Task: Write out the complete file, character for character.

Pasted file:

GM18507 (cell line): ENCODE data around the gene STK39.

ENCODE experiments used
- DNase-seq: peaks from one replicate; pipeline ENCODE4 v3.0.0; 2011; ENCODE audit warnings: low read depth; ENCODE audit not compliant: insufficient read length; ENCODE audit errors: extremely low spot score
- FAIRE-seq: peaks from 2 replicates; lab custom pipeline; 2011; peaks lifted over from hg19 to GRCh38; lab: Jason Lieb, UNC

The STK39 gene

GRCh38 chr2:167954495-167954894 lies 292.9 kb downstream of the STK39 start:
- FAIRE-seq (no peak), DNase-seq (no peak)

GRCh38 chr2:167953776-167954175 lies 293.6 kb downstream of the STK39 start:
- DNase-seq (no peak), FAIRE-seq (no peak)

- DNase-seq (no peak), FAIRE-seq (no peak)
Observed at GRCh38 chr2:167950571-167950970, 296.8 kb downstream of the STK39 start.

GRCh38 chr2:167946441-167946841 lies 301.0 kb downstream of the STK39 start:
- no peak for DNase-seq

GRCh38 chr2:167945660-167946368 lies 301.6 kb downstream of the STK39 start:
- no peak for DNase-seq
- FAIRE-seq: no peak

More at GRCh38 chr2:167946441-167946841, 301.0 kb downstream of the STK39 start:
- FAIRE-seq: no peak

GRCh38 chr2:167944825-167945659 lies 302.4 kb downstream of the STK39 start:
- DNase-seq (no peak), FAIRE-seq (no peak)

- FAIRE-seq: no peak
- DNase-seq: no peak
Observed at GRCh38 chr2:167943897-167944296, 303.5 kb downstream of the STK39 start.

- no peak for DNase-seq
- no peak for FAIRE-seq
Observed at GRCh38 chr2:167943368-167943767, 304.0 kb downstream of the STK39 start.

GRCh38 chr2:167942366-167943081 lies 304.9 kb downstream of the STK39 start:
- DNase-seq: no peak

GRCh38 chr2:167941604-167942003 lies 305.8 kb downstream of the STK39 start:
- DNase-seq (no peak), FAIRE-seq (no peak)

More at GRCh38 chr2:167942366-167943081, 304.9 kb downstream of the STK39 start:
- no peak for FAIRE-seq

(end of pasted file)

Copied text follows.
GM18507 (cell line): ENCODE data around the gene STK39.

ENCODE experiments used
- DNase-seq: peaks from one replicate; pipeline ENCODE4 v3.0.0; 2011; ENCODE audit warnings: low read depth; ENCODE audit not compliant: insufficient read length; ENCODE audit errors: extremely low spot score
- FAIRE-seq: peaks from 2 replicates; lab custom pipeline; 2011; peaks lifted over from hg19 to GRCh38; lab: Jason Lieb, UNC

The STK39 gene

GRCh38 chr2:167954495-167954894 lies 292.9 kb downstream of the STK39 start:
- FAIRE-seq (no peak), DNase-seq (no peak)

GRCh38 chr2:167953776-167954175 lies 293.6 kb downstream of the STK39 start:
- DNase-seq (no peak), FAIRE-seq (no peak)

- DNase-seq (no peak), FAIRE-seq (no peak)
Observed at GRCh38 chr2:167950571-167950970, 296.8 kb downstream of the STK39 start.

GRCh38 chr2:167946441-167946841 lies 301.0 kb downstream of the STK39 start:
- no peak for DNase-seq

GRCh38 chr2:167945660-167946368 lies 301.6 kb downstream of the STK39 start:
- no peak for DNase-seq
- FAIRE-seq: no peak

More at GRCh38 chr2:167946441-167946841, 301.0 kb downstream of the STK39 start:
- FAIRE-seq: no peak

GRCh38 chr2:167944825-167945659 lies 302.4 kb downstream of the STK39 start:
- DNase-seq (no peak), FAIRE-seq (no peak)

- FAIRE-seq: no peak
- DNase-seq: no peak
Observed at GRCh38 chr2:167943897-167944296, 303.5 kb downstream of the STK39 start.

- no peak for DNase-seq
- no peak for FAIRE-seq
Observed at GRCh38 chr2:167943368-167943767, 304.0 kb downstream of the STK39 start.

GRCh38 chr2:167942366-167943081 lies 304.9 kb downstream of the STK39 start:
- DNase-seq: no peak

GRCh38 chr2:167941604-167942003 lies 305.8 kb downstream of the STK39 start:
- DNase-seq (no peak), FAIRE-seq (no peak)

More at GRCh38 chr2:167942366-167943081, 304.9 kb downstream of the STK39 start:
- no peak for FAIRE-seq